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How can I find the servers connected to a Cisco switch using SNMP

Posted on 2014-01-07
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I need to find the IP addresses of servers connected to a Cisco switch (Catalyst 6500) using SNMP. I saw that there are so many SNMP MIBs in Cisco's website, not sure which one of them is the relevant one with the OIDs for the connected servers.
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Question by:Miritm
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giltjr earned 1500 total points
ID: 39761870
You really can't find what servers are connected, you can tell what MAC addresses are associated with a port and then map those MAC addresses to an IP address.

Example:

a) 6500 Gi1/1 <--> PC#1

b) 6500 Gi1/2 <--> SW#2 <--> PC's #2-#20

In example "a", PC#1 is directly connected to the 6500 and it MAC and IP address will be assocated with Gi1/1.

In example "b", PC's #2 - #20 are connected to SW#2, which in turn is connected to the 6500.  The IP addresses for PC's #2 - 20 will show up on the 6500 as being associated to port Gi1/2.  There is no easy way to know that Gi1/2 is connected to a switch other than you knowing it.

A couple of articals that may help you identify which MIB's you need to look at.  If you use VLAN's, IP addresses are associated with the VLAN, so you have to look at both the ARP table and the mac address table.


http://www.cisco.com/en/US/docs/security/fwsm/fwsm40/configuration/guide/mibcli_f.html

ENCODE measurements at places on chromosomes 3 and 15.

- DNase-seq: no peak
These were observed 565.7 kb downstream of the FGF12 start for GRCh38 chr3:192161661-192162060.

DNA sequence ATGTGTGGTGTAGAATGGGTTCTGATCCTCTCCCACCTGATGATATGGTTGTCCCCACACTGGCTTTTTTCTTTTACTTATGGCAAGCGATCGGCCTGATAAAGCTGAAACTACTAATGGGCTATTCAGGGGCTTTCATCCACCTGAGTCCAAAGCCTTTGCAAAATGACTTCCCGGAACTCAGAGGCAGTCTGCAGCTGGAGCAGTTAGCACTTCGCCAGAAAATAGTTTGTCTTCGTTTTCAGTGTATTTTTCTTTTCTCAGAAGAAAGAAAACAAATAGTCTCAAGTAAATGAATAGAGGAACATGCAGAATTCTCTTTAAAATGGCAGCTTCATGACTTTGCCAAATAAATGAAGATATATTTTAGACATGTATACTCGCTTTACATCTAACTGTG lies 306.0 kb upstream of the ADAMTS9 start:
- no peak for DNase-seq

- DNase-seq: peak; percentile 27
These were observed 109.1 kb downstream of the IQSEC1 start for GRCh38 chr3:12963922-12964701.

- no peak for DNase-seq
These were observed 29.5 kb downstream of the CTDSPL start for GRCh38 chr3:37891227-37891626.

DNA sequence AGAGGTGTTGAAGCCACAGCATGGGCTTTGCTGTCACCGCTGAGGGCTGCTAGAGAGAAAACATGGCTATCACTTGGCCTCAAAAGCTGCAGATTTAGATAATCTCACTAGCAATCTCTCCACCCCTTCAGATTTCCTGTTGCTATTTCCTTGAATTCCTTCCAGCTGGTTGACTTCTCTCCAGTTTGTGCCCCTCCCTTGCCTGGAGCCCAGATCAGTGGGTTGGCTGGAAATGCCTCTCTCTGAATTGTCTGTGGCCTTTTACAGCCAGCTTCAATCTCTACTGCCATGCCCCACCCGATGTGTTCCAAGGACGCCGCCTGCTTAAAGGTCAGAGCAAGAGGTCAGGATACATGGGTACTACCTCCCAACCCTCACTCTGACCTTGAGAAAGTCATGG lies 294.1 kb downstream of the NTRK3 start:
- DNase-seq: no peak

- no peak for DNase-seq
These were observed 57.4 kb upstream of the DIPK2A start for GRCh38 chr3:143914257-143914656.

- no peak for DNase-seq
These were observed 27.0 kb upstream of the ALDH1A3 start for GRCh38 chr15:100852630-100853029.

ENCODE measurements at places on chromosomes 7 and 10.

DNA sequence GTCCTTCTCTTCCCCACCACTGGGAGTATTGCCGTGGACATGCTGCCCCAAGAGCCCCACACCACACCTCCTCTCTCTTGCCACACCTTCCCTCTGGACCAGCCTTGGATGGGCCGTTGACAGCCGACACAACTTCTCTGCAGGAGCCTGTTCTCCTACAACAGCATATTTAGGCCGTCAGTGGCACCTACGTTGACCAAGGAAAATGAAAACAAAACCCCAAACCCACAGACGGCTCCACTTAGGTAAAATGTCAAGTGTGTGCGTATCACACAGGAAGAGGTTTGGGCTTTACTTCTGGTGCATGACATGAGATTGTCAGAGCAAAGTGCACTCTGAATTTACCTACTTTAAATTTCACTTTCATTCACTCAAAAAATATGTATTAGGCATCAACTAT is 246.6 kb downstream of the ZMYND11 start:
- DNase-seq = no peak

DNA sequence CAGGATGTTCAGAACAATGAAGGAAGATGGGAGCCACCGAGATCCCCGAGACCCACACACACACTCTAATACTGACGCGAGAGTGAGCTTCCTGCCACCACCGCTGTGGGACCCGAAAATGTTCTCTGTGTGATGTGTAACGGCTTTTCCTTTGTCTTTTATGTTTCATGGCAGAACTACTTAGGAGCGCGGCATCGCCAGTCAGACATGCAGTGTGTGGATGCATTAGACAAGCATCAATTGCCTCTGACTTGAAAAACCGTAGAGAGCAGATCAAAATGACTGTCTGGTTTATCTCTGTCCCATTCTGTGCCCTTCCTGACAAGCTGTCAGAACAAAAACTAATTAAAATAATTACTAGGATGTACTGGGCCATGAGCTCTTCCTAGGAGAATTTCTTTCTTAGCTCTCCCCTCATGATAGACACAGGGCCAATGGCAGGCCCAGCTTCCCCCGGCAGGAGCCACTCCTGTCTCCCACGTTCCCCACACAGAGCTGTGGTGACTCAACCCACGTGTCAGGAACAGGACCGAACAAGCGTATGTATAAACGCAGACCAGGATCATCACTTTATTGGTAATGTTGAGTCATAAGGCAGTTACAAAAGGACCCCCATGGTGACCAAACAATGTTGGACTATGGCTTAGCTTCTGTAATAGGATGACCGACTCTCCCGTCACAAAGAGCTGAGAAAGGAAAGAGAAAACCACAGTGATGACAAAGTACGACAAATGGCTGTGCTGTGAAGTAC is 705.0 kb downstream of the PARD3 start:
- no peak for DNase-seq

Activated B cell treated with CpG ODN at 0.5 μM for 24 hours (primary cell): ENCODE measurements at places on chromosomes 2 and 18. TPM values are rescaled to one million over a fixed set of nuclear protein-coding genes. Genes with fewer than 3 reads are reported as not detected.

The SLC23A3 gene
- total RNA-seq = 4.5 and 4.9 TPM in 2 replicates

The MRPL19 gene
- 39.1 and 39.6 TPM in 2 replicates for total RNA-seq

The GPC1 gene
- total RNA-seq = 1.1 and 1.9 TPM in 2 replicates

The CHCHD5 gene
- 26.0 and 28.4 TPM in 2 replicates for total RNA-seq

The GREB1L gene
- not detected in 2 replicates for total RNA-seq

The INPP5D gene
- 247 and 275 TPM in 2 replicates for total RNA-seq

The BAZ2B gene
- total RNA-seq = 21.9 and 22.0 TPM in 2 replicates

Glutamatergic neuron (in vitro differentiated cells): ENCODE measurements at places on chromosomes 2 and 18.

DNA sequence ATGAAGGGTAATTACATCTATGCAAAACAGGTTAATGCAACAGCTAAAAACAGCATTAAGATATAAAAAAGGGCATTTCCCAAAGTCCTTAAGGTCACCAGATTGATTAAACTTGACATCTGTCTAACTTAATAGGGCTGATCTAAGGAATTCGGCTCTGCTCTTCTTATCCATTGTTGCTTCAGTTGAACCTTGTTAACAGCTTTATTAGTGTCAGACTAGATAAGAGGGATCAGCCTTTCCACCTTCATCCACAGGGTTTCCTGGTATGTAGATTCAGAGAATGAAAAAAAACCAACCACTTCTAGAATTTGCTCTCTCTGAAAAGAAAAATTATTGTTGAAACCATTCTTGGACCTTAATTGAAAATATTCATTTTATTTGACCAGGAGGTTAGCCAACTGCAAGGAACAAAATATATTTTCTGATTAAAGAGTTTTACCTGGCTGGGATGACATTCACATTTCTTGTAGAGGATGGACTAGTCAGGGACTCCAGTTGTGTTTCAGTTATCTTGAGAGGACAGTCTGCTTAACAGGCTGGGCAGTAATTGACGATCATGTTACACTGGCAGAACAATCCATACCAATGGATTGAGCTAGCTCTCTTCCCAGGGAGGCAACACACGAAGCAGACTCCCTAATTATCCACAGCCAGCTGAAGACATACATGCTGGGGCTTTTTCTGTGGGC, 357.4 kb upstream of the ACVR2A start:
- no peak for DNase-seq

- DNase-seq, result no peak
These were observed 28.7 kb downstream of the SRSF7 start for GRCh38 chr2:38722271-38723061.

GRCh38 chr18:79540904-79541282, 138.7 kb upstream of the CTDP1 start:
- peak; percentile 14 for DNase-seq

https://supportforums.cisco.com/thread/2106563

http://www.cisco.com/en/US/tech/tk648/tk362/technologies_tech_note09186a00801c9199.shtml
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by:Jordan Medlen
ID: 39761982
You can use a program like switchport mapper. I have used the Quest free tools which has a switchport mapper utility, and it works well. You can get it at http://www.quest.com/free-network-tools/tools-list.aspx. This one works via SNMP and requires putting in a router to poll ARP from as well as the switch with the ports you want mapped.

Secondarily, you could use a web based app called NetDB, which I currently have running on the network I run now. It's free, Linux based, but runs constantly and keeps a database of what is connected where and follows changes, all automatically. That application can be gotten at http://netdbtracking.sourceforge.net/. I highly recommend this one.
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by:Miftaul
ID: 39762005
If you know the mac of the server NIC, you might give it a try "traceroute mac". some cisco switches support tracing using mac address.
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Author Closing Comment

by:Miritm
ID: 39774362
I was hoping to find the MIB and OID that should be used, but anyway still got very good input that helped me progress with this topic.
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by:giltjr
ID: 39774769
Thanks for the points.  You can sort of do it by SNMP and MIB.  First you would need to look-up all of the IP addresses using the ARP table and create a list that include the IP address and their associated MAC address.  Then look at the mac address table and create a list that includes the MAC address and the port.